“At the last Netball World Cup, I was sharing a twin room with Helen George – she was on morning games and I was on evening games. So she would leave while I was asleep, and I would return while she was asleep. We tried to keep quiet – not even boiling a kettle – and it does become a slog when you are trying to stay focused to the end.
“However, it’s an honour and there are many great moments – and you never take the opportunity for granted as another one might not come along again. So, just like the athletes, you should never leave thinking, ‘I wish I was better prepared or more focused.’”
Changing the rules
Phippard is part of a group – including umpires, former coaches and players – who sit on World Netball’s Rules Advisory Panel. They deal with questions around rules and interpretations – the global game varies slightly from country to country – but also have to understand how decision making impacts all levels of the sport.
When queries arise, Phippard said, “We first need to look at whether there’s an issue with a rule, or with the way it’s being umpired and whether that needs to be clarified. And if a rule is changed, it’s only done after we have a thorough look at how it might impact not only the elite level, but the millions of people playing grassroots netball.”
An example is the substitution rule, with a variation currently being trialled in the English SuperLeague. “At the moment players have to fake an injury and effectively lie about it to the umpire to make a substitution. That’s quite a glaring issue.
“If the rule was changed, it could be a real bonus to the lower levels as well, as kids could substitute mid quarter. That could reduce them standing around for long periods on the sidelines, and any resulting loss of interest in the game.
“So then we have to discuss, how do you implement it at all levels of the game, not just elite level? Is a stoppage to ask for a sub going to be easier to manage than a rolling sub, bearing in mind that you are going to have less experienced umpires, crowded sidelines, tape on the ground to mark interchange zones, and scorecard implications. There’s a lot to consider.”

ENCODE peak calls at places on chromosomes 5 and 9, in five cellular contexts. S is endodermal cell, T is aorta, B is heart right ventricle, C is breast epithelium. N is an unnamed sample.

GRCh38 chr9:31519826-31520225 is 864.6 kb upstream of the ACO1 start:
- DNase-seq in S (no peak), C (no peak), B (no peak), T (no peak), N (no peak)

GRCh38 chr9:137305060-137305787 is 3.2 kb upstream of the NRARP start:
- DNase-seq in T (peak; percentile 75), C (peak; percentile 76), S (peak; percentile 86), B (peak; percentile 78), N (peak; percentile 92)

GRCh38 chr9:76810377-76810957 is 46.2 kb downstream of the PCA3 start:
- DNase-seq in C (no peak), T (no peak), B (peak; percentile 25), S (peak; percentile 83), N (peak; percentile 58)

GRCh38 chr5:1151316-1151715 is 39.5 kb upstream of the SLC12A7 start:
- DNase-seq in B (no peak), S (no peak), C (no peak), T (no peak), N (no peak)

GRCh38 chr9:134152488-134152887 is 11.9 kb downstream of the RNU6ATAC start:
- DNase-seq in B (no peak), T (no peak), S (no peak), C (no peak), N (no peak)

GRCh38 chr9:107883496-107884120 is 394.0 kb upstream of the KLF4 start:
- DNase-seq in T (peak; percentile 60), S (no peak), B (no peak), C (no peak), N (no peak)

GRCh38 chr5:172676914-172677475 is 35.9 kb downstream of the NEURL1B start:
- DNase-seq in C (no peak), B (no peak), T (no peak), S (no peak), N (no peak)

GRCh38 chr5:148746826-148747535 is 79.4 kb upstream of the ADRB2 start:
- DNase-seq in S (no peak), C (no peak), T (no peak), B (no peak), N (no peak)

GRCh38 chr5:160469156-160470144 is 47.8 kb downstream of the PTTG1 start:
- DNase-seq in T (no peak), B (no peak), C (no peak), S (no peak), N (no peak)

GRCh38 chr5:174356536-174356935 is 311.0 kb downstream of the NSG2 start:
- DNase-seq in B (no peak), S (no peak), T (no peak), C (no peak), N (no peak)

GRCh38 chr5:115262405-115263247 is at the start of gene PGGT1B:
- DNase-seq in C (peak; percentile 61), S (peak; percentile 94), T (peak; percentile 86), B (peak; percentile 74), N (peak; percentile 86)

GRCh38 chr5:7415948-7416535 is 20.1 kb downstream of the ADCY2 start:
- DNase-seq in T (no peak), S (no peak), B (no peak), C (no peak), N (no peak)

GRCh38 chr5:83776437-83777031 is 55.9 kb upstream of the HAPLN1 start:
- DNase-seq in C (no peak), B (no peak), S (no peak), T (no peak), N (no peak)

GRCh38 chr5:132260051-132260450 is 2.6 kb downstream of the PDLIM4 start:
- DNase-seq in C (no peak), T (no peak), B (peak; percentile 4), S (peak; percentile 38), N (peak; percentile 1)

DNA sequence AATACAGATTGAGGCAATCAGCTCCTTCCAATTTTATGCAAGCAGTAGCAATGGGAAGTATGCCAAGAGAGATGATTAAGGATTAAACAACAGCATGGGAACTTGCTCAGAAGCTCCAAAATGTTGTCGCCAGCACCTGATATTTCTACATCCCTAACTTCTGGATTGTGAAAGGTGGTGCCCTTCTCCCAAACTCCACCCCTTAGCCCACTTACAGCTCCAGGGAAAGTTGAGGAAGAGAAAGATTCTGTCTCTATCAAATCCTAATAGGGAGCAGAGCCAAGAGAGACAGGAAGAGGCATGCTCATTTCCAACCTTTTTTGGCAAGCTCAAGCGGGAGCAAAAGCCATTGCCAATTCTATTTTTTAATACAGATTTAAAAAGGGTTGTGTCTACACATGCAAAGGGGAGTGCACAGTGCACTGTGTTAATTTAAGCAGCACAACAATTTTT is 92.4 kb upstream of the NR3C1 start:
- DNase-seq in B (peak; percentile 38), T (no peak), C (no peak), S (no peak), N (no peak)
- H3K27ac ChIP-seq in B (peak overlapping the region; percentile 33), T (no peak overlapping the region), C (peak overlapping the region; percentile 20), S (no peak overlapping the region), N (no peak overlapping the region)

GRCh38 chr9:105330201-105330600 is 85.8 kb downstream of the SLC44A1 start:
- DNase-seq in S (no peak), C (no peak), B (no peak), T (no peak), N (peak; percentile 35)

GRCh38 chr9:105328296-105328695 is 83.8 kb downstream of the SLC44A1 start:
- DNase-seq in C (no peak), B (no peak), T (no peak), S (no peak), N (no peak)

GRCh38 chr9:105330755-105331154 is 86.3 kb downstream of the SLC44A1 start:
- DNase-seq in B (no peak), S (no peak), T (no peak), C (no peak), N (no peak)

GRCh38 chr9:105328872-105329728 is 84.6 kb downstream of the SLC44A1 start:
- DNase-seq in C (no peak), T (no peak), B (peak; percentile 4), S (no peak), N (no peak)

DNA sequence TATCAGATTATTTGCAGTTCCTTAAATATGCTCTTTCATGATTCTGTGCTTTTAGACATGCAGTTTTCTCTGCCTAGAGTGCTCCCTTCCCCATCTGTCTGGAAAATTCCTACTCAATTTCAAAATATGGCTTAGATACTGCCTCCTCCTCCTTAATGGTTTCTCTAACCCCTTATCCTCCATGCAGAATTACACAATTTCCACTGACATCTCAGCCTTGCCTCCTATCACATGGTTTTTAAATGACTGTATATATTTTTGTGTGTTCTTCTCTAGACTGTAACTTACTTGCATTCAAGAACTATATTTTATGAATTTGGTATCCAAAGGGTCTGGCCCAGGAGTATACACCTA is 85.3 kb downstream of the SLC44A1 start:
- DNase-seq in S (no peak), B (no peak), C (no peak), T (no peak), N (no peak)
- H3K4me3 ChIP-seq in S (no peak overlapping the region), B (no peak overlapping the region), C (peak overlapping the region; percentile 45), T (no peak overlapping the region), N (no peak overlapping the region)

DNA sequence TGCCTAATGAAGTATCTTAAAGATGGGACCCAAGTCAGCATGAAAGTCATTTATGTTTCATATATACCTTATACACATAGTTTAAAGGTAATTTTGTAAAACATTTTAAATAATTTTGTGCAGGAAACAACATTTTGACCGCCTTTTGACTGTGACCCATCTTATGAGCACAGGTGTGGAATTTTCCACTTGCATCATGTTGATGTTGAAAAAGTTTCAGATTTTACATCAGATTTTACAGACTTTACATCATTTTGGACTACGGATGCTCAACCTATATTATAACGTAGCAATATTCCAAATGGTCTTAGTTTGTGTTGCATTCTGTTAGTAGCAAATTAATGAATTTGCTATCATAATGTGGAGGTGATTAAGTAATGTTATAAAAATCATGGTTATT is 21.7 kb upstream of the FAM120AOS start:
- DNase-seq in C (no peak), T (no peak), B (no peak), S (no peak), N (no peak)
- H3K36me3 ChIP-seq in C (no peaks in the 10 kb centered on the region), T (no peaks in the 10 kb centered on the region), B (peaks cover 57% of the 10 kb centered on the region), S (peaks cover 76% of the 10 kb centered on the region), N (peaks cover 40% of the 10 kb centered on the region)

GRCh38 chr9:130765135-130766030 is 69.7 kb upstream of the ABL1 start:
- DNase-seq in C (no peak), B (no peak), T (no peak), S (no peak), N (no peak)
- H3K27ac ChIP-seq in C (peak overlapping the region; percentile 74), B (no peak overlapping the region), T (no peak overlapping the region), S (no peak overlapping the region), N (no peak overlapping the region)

At the Australian level, 2020’s sudden introduction of new rules to the SSN could have been handled better, Phippard believes. “I understand that the people running netball have a responsibility to look at it from a different perspective, but the rule changes have had wider repercussions that weren’t considered, and that includes for umpires.”
“One of the major ones is that it has impacted umpire pathways here. At the moment we can’t test for international badges on SSN games, because there have been too many rule changes. So we don’t have the ability to screen and test upcoming umpires, and that is a serious issue.”
As a result the limited pool of international umpires could shrink through attrition, with fewer Australians – highly regarded in the industry – available in the future. That would be particularly problematic at pinnacle events requiring a large workforce.
Phippard also had other concerns. “There are umpires who are coming up from State League or ANL – they are not only dealing with a step up in standard, but dealing with different rules.
“Then, when they are umpiring, there are elements around an umpire’s timing and positioning that has to change for the five minutes of each quarter during the super shot period. For example, when the ball goes to the far side of the court, quite often the pattern of play working the ball into the circle is very different. The edge of the circle is getting clogged trying to stop the two point shot, there are deliberate infringements, and playing advantage is counterintuitive.
“At any other time of the game, an obstruction right near the post is an obvious penalty, but when a player is looking to feed it back out for a two point shot – what does an umpire do with that?
“Giving shooters the choice of whether to take a penalty in the one or two point zone then throws up anomalies like the deliberate obstruction of a wing attack by a player inside the circle. Normally that penalty would be taken inside the circle, but should we be giving the wing attack the choice? They might prefer to have the defender out of play outside the circle, rather than where the infringement happened.
“Having the two point rule apply for just five minutes per quarter is also difficult. Some coaches and players believe that those periods are umpired quite differently.
“And crucially, we don’t yet know what the wider impact on Australian netball from an international perspective will be. Any rule changes require both physical and mental change, and that’s true for players, coaches and also the umpires.”